So the question really becomes: who are the best types of customers for these machines, and what type of work are the machines best suited to manufacture? According to Mark Kirby, additive manufacturing business manager for Renishaw Canada, the ability of these machines can’t be measured by their capabilities because in reality the only limitation is their work envelope.
One of the uses of this new technology is design. An OEM or a company that purchases the equipment should have significant influence on part design. It also has to be open to creating parts outside of a conventional machine tool and traditional manufacturing methods.
AM in action
One of Renishaw’s customers recently used AM technology during the design of a new jet fuel regulator for a large aerospace engine manufacturer. The new additive technology ultimately allowed the design engineers to create a part that not only was stronger and had a longer lifespan, but was lighter, which led to higher performance with lower fuel consumption, said Kirby.
This application had the perfect confluence of factors that made it a great candidate for AM. First, the part required an internal passageway, which is a feature notoriously difficult to produce with a standard machine tool. Second, the manufacturer controlled the part design, and third, it had the financial ability to purchase the equipment. Most important, though, the manufacturer’s customer was fully prepared to purchase the part at a premium price.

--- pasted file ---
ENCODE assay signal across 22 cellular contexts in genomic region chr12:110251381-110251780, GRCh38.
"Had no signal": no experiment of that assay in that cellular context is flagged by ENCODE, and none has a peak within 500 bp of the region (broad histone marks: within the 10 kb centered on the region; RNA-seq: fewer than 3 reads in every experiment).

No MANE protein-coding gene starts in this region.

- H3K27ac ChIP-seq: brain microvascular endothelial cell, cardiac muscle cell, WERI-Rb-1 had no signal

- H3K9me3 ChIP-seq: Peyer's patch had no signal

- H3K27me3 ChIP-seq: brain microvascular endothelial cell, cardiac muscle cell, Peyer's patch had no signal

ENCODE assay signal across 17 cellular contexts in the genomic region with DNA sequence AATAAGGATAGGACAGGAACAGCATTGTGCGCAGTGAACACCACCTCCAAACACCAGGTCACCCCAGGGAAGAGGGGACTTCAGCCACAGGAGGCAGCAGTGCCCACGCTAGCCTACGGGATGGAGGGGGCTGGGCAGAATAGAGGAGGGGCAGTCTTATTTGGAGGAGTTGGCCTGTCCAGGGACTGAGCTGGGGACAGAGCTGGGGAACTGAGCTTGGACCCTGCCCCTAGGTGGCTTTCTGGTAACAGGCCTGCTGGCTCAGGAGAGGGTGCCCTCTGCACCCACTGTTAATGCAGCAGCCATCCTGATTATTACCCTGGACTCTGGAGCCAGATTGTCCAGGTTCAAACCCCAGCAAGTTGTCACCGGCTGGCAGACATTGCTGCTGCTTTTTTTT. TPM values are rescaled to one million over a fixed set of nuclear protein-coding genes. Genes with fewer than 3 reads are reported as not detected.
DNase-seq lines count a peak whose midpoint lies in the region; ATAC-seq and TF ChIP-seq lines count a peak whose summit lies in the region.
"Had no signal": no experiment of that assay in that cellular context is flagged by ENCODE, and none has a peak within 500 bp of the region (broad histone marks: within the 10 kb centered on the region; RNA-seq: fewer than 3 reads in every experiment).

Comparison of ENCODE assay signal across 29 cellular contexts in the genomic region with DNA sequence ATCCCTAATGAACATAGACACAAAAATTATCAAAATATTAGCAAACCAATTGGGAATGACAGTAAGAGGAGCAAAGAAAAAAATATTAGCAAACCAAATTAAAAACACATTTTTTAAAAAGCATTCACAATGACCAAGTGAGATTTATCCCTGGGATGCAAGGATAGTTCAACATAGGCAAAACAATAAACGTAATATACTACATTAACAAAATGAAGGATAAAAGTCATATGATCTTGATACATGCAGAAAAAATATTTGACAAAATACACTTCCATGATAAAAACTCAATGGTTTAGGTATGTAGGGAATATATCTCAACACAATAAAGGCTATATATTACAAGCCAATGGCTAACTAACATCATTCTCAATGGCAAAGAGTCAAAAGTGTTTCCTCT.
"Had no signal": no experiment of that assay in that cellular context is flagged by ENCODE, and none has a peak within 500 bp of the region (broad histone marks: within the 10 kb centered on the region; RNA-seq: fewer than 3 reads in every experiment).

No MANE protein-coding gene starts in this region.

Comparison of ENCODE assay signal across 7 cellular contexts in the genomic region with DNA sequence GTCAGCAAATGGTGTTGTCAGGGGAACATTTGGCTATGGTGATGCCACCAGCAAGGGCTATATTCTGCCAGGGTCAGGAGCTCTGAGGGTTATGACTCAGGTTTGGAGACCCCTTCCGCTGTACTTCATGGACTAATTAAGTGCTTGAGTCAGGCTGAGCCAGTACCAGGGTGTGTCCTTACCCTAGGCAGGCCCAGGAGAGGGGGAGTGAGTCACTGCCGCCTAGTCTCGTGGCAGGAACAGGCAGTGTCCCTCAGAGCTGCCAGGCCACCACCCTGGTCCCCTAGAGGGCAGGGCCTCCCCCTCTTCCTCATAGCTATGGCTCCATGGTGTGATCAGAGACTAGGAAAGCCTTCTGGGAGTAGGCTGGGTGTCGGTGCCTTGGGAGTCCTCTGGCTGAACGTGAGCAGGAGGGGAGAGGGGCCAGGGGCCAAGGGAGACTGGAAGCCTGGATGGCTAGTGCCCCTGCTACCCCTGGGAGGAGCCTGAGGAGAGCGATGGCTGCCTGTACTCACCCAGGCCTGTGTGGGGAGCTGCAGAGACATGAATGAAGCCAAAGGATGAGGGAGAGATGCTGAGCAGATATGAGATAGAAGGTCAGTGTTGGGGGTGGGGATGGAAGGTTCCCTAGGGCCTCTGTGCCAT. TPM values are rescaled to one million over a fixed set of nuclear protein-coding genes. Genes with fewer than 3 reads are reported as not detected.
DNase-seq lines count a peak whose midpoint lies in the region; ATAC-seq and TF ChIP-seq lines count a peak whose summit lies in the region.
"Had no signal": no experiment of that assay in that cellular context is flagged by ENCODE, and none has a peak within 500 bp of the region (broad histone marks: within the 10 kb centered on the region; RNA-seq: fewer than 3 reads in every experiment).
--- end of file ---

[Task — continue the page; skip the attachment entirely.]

All this put together justified the capital purchase. When I think about purchasing equipment, I always reflect on the first machinery auction I attended with my grandfather. He was bidding on an old machining centre, which I actually think was one he had originally sold new to a customer.
While he wasn’t the only interested party, the old man—known to be rather tight with a buck—kept on bidding until he got the machine. I even thought he was getting run up, but he never flinched. After the sale I asked him about it and he said something that I have never forgotten to this day. “Kenny,” he said, “the cost of the machine is only relevant when compared to what I can sell it for.” He then proceeded to pull out of his briefcase a purchase order, which had been negotiated prior to the auction. It was for about double what he had paid for the machine.
The lesson is this: There is no doubt investing in new equipment is a costly exercise, whether you’re using your own money or funds from your chosen lender. But what is often lost in the exercise is comparing the capital cost against the actual revenue you would then be capable of generating.
It is only then that an informed decision can be made as to whether the additive manufacturing equipment—or any other piece of new technology—is worth the cost.
This column originally appeared in the October 2016 edition of Canadian Metalworking.
The article is part of the Financial Management Success Centre, showcasing strategies to access working capital, reduce costs, and leverage the value of shop floor equipment.